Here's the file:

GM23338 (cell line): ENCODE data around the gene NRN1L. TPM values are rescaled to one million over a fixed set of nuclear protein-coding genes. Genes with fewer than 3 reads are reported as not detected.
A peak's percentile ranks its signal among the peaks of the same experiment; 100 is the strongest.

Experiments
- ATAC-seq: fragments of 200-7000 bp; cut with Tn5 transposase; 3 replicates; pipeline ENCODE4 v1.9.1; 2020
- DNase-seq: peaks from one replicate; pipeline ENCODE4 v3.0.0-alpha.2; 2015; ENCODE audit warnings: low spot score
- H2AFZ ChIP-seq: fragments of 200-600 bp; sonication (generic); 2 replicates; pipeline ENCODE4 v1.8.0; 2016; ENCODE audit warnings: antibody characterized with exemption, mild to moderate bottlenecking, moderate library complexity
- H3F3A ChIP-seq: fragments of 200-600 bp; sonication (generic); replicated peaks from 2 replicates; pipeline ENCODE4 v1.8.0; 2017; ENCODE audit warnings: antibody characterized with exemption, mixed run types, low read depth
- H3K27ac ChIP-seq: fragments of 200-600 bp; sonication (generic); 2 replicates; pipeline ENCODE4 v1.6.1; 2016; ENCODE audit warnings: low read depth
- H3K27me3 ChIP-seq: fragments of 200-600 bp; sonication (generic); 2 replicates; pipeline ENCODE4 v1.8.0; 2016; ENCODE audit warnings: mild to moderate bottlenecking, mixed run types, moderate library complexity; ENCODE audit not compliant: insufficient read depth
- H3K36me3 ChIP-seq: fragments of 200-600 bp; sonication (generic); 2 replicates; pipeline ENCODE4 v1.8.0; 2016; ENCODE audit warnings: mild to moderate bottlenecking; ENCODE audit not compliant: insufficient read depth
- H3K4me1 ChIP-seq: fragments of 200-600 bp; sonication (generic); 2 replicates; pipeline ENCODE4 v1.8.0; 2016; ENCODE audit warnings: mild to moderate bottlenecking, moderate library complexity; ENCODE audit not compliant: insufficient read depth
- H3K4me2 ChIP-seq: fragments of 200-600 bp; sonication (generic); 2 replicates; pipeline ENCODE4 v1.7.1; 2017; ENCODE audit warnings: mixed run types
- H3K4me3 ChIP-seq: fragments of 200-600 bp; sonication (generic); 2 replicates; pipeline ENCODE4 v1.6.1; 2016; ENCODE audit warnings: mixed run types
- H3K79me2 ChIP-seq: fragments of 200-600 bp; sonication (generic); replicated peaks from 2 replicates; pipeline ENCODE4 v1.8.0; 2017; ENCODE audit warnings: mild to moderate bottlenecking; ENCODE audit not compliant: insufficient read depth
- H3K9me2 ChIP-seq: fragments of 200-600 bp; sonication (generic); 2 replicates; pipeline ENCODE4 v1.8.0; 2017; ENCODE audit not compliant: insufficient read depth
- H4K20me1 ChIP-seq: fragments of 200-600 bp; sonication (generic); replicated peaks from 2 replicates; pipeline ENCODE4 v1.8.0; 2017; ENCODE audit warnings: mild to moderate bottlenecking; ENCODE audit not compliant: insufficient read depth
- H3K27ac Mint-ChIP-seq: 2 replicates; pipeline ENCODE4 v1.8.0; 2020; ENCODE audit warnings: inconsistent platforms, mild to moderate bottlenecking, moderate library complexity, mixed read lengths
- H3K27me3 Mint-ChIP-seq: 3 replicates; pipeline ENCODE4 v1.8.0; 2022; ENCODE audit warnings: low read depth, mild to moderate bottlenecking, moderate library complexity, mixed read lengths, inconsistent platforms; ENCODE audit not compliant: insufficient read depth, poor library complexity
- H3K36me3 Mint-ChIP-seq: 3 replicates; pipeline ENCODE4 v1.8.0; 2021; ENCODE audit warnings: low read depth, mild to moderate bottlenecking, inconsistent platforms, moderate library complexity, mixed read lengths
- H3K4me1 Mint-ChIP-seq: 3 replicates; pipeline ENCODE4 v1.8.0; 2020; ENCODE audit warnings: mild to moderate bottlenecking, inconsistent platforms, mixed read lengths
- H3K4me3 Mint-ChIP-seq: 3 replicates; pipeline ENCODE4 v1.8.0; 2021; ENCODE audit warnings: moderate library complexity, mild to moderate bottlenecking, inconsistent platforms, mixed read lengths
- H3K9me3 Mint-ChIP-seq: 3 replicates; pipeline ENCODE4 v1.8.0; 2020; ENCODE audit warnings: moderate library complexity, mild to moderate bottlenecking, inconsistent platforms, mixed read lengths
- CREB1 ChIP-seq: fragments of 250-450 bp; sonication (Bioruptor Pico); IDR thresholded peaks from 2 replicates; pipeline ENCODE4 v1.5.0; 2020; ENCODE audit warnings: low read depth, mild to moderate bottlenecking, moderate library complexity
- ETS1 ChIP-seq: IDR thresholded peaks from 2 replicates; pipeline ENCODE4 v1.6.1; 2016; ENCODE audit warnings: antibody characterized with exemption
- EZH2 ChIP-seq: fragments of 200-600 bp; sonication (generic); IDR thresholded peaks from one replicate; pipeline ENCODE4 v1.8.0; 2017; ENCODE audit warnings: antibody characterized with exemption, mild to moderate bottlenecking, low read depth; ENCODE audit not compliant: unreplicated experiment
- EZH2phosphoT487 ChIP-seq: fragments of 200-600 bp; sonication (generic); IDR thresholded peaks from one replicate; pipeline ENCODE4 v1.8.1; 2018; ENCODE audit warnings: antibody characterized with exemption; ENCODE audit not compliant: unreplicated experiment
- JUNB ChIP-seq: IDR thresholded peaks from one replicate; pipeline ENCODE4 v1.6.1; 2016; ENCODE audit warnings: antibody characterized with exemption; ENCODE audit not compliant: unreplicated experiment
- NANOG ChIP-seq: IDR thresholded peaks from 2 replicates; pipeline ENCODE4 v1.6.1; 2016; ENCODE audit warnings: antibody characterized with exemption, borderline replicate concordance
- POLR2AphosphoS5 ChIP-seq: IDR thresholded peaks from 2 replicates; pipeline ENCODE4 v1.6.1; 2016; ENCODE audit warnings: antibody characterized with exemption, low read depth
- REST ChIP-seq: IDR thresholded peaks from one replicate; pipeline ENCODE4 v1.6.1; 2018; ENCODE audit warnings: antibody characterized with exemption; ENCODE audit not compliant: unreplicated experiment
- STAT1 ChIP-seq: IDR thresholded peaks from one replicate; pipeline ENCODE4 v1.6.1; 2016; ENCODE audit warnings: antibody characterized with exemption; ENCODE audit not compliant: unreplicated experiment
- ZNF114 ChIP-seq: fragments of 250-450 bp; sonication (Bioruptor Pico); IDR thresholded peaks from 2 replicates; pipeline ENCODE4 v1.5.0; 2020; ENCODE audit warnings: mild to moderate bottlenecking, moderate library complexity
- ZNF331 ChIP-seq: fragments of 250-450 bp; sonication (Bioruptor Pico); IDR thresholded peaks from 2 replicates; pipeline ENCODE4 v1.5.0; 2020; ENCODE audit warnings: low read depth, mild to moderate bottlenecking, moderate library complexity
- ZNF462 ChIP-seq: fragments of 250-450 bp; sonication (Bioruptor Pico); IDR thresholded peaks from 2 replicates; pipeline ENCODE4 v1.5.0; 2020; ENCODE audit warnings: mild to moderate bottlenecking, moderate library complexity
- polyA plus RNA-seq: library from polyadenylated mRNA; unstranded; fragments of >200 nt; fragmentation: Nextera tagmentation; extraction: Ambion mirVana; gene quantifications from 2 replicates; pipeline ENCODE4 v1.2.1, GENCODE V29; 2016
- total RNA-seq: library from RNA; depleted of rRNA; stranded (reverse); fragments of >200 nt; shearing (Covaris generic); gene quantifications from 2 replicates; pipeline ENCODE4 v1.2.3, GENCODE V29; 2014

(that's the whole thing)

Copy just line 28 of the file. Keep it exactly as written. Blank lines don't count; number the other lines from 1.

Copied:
- NANOG ChIP-seq: IDR thresholded peaks from 2 replicates; pipeline ENCODE4 v1.6.1; 2016; ENCODE audit warnings: antibody characterized with exemption, borderline replicate concordance